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A Century of Ambivalence: The Jews of Russia and the Soviet Union, 1881 to the Present

 
 
 
 
A Century of Ambivalence: The Jews of Russia and the Soviet Union, 1881 to the Present
Author: Zvi Gitelman
ISBN 13: 9780253214188
ISBN 10: 253214181
Edition: Second Expanded Edition
Publisher: Indiana University Press
Publication Date: 2001-04-15
Format: Paperback
Pages: 320
List Price: $24.95
 
 

A century ago the Russian Empire contained the largest Jewish community in the world, numbering about five million people. Today, the Jewish population of the former Soviet Union has dwindled to half a million, but remains probably the world's third largest Jewish community. In the intervening century the Jews of that area have been at the center of some of the most dramatic events of modern history—two world wars, revolutions, pogroms, political liberation, repression, and the collapse of the USSR. They have gone through tumultuous upward and downward economic and social mobility and experienced great enthusiasms and profound disappointments. In startling photographs from the archives of the YIVO Institute for Jewish Research and with a lively and lucid narrative, A Century of Ambivalence traces the historical experience of Jews in Russia from a period of creativity and repression in the second half of the 19th century through the paradoxes posed by the post-Soviet era. This redesigned edition, which includes more than 200 photographs and two substantial new chapters on the fate of Jews and Judaism in the former Soviet Union, is ideal for general readers and classroom use.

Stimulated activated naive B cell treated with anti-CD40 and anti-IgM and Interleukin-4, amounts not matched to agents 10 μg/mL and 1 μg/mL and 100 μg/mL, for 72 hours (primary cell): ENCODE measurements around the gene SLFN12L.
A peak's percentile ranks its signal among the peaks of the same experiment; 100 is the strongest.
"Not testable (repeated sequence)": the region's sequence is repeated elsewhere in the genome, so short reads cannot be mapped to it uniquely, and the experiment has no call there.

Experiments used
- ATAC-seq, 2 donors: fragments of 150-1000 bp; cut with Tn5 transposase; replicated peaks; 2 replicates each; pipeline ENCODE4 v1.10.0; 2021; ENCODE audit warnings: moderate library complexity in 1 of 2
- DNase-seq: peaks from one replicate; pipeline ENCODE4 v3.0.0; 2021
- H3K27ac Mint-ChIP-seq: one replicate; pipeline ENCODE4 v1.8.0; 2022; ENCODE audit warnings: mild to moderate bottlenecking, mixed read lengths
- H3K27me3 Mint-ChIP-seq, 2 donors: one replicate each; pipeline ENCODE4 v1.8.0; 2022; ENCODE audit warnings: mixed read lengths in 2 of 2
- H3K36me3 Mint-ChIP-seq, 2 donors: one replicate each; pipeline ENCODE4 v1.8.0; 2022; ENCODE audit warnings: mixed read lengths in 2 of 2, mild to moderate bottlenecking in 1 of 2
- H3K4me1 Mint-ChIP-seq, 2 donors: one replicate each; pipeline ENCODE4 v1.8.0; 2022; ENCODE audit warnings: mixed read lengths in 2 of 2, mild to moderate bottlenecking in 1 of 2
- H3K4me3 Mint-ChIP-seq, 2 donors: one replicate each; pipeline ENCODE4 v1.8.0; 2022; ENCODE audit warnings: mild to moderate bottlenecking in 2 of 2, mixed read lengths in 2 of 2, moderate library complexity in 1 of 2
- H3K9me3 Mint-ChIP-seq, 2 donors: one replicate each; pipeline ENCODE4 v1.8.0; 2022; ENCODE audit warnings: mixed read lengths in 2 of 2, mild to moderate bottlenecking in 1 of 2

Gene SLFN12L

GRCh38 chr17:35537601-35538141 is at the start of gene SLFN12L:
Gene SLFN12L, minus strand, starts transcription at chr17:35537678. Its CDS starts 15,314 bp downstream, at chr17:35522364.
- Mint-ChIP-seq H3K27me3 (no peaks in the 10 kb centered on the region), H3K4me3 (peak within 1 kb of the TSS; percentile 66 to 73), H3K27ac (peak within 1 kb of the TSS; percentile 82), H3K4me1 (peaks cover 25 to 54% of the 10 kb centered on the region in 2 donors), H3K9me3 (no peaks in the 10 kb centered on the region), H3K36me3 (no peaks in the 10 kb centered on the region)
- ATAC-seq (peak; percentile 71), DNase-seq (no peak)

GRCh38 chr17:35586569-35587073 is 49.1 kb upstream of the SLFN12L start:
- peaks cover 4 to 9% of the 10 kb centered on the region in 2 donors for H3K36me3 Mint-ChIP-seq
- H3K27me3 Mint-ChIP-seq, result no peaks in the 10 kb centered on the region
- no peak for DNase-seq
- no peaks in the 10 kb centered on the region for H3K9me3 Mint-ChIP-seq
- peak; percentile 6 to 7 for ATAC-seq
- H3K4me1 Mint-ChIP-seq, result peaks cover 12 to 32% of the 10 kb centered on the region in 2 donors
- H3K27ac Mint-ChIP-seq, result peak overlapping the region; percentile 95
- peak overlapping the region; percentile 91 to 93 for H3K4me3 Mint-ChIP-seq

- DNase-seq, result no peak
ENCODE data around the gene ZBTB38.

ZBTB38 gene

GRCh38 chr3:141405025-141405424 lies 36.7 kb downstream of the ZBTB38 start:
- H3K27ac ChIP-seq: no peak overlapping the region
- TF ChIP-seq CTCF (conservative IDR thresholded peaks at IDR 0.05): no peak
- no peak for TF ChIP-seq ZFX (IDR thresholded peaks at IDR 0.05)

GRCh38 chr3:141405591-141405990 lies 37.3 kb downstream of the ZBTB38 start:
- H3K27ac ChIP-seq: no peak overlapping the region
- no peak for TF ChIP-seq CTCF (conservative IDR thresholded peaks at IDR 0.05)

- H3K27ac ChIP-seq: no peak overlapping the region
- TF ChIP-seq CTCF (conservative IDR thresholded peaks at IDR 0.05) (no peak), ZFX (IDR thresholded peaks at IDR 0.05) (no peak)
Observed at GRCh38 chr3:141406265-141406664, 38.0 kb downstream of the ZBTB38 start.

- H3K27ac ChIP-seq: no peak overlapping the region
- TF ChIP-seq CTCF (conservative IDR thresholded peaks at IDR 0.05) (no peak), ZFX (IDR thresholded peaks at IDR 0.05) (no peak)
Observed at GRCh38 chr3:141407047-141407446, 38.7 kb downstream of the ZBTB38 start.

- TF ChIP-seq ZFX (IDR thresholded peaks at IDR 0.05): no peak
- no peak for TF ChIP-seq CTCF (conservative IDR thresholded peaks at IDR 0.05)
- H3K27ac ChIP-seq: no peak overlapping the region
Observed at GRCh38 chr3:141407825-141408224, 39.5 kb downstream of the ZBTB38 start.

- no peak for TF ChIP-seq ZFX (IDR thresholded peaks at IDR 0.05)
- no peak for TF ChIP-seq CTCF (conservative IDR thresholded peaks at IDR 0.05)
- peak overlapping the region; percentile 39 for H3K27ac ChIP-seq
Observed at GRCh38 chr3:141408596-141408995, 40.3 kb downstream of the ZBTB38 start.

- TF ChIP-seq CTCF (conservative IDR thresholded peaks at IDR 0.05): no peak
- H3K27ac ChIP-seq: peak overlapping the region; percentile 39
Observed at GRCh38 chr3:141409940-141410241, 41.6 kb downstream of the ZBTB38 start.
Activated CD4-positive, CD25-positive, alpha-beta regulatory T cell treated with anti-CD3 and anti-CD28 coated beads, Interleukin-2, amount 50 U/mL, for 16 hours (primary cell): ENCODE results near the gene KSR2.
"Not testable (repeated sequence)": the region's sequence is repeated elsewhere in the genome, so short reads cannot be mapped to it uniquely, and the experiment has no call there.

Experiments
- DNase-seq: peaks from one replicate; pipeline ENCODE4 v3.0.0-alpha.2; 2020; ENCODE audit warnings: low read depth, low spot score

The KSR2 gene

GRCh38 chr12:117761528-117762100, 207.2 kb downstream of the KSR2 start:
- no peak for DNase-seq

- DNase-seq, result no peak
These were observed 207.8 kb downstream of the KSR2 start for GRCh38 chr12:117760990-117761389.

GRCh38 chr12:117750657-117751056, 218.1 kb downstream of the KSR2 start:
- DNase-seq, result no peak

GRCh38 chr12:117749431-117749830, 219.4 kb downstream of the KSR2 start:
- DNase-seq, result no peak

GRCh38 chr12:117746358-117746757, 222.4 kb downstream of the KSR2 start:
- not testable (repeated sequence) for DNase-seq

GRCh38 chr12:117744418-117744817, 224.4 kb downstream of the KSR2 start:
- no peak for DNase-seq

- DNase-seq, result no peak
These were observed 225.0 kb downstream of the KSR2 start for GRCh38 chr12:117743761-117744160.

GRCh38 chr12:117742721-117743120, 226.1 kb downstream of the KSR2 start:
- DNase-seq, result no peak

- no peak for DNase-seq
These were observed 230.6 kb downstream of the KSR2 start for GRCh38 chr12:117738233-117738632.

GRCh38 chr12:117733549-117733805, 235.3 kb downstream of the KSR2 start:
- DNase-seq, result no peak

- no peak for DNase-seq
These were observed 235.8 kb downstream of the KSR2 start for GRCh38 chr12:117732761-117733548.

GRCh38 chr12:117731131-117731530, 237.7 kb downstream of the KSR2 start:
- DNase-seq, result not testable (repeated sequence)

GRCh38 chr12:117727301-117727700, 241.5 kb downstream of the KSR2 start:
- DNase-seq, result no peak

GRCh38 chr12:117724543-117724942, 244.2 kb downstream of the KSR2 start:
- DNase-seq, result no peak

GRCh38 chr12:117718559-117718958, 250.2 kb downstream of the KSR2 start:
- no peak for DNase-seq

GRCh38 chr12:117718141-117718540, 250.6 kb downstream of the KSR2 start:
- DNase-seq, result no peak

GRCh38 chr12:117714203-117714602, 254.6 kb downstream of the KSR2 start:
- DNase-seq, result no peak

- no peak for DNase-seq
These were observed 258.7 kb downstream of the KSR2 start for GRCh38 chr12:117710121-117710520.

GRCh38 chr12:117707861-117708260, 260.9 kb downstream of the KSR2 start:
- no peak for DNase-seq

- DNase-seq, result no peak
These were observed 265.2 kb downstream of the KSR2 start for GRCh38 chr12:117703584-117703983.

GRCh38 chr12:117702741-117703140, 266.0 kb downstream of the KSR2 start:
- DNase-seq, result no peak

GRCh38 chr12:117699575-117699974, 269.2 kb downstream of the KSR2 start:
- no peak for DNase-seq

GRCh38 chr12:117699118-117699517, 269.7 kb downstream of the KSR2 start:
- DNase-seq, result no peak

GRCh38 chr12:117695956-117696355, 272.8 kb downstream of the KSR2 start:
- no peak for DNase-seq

About the Author:
Zvi Gitelman is Professor of Political Science and Director of the Jean and Samuel Frankel Center for Judaic Studies at the University of Michigan. He is author of Jewish Nationality and Soviet Politics: The Jewish Sections of the CPSU, 1917-1930 and editor of Bitter Legacy: Confronting the Holocaust in the USSR (Indiana University Press).

Village Voice

. . . a lucid and reasonably objective popular history that expertly threads its way through the dizzying reversals of the Russian Jewish experience.